The Economics of BOOST - LaceSpace

Shoes have always been a commodity, with rare and sought after pairs coming with a big premium after release. This trend has continued to strengthen to new heights with the hype train that is adidas BOOST. Since the initial Ultra Boost and subsequently the NMD, the hype has grown as BOOST becomes more loved by not just sneakerheads, but the general fashion culture.

This is particularly so with the Yeezy branding. Compared to the releases coming out today, the Turtle Dove OG Yeezy Boost 350 was very much slept on, and a very easy cop for most people who really wanted them. Since then, all four colourways of the Yeezy Boost 350 V1 came out with hypetrain gone crazy, and with the introduction of the V2, it seems that Yeezys are less worn than they are bought, sold and traded. With some people getting up to 15 pairs in a single release, what does this say about sneaker culture? Has adidas cultivated something that is toxic - or did it always exist and has now permeated through to the new generation of sneakerheads - the BOOST fans?

Regardless of your thoughts, reselling, botting and the "portfolio" that is a sneaker collection is not going away. With Ultraboost 1.0 collabs and LTDs going for upwards of $1500 - such as the Hypebeast x Ultraboost, WOOD WOOD x Ultraboost and Sneakers'n'Stuff x Ultraboost - or the Nice Kicks NMD_R1, it appears that those who got in early are laughing straight to the bank.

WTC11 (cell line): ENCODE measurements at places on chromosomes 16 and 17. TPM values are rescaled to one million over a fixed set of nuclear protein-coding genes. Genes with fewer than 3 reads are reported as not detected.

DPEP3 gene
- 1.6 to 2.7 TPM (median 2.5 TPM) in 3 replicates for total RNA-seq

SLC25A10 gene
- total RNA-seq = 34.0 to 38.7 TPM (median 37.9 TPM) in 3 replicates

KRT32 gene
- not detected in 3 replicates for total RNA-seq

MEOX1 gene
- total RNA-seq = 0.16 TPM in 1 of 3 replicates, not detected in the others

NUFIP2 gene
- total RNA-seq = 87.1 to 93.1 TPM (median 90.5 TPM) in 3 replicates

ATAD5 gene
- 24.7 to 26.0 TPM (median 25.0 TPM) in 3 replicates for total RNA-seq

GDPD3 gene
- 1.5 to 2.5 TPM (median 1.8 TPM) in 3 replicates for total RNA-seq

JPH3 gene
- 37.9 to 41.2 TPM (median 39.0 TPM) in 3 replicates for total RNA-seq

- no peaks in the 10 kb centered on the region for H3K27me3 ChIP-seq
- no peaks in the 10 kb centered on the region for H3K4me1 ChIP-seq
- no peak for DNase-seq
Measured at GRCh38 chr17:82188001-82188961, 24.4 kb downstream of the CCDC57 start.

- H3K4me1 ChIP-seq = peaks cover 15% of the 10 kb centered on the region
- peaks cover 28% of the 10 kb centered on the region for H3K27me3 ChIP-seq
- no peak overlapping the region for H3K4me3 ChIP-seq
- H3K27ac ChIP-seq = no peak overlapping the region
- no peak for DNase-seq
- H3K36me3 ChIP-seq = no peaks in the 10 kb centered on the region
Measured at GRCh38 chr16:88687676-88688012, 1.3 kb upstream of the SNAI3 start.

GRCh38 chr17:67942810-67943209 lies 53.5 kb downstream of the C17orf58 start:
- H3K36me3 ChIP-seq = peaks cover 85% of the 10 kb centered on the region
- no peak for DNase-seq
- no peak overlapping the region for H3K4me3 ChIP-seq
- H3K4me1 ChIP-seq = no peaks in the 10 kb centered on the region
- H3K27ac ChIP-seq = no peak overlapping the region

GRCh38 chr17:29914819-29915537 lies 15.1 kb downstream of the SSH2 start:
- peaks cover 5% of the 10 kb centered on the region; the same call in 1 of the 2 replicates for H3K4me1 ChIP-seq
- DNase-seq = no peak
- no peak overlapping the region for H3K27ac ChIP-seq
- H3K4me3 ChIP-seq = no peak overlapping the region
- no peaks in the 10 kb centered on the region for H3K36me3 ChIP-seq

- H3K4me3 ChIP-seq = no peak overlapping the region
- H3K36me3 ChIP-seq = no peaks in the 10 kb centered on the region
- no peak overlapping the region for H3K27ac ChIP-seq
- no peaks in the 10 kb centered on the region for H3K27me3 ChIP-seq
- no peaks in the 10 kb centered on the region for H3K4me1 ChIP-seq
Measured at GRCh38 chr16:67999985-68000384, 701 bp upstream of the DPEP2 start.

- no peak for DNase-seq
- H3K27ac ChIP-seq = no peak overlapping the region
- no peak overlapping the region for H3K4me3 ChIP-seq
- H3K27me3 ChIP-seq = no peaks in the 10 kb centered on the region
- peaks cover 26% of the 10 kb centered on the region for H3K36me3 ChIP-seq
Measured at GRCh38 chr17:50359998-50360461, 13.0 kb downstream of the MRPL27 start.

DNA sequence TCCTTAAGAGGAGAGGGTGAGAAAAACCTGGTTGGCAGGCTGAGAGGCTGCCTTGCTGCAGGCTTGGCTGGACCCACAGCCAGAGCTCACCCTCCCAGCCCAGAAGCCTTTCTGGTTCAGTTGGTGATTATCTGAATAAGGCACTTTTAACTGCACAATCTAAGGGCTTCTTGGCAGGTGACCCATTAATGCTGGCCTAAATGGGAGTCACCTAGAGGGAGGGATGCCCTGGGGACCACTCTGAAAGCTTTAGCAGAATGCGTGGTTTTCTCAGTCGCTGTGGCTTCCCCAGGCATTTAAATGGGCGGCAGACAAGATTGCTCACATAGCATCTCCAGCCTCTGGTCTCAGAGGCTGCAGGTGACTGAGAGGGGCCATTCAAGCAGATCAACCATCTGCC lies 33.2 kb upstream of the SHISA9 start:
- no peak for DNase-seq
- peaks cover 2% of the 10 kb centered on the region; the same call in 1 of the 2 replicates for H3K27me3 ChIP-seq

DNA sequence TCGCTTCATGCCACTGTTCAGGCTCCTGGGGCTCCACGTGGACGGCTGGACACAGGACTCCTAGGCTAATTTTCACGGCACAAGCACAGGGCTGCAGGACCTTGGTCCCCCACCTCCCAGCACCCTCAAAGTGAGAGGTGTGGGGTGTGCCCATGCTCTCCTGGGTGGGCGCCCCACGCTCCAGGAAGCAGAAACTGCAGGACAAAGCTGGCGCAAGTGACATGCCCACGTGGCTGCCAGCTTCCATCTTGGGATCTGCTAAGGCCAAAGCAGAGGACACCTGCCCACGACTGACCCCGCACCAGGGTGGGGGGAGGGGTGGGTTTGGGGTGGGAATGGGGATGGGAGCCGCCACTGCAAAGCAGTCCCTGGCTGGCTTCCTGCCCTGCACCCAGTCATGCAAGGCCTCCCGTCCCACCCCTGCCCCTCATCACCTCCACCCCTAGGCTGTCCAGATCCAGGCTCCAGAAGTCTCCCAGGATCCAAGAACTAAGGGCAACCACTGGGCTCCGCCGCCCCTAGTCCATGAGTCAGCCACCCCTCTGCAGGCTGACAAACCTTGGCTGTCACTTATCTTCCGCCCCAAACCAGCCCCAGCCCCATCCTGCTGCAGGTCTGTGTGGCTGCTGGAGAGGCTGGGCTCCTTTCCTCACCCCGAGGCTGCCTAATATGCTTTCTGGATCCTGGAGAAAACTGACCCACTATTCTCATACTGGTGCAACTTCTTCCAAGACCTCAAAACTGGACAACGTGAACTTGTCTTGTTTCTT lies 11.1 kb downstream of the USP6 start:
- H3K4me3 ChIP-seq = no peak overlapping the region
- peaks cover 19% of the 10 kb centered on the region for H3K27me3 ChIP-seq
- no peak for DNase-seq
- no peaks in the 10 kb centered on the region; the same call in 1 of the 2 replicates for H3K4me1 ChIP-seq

The question then is, what does the future hold for the economics of Boost? With Yeezy numbers reaching extraordinary new heights and the proliferation of colourways that are now available, the Yeezy resell appears to be well and truly dying (if selling a pair for $700-$800 at a retail of $340 is "dying") - where is it moving to? Will adidas do what Nike has done, and release and re-release pairs in numbers until the resell market no longer makes it worth the effort?

In saying that - if reselling is becoming less profitable, and the hype begins to die, will it mean the eventual decline of BOOST? Is the hype on a shoe, and its resell value one of the biggest drivers of sales for a shoe brand? It is definitely a question that is worth asking - and some will say yes, but many will say no. Some are devoted to Nike, despite their decline in popularity and the value of their archives. Some, newer sneaker heads are utterly devoted to BOOST and the future of adidas with Futurecraft 4D. What the next 10 years of sneaker and streetwear culture holds is at this time, incredibly unclear. What we do know is that for the time being, BOOST is king.

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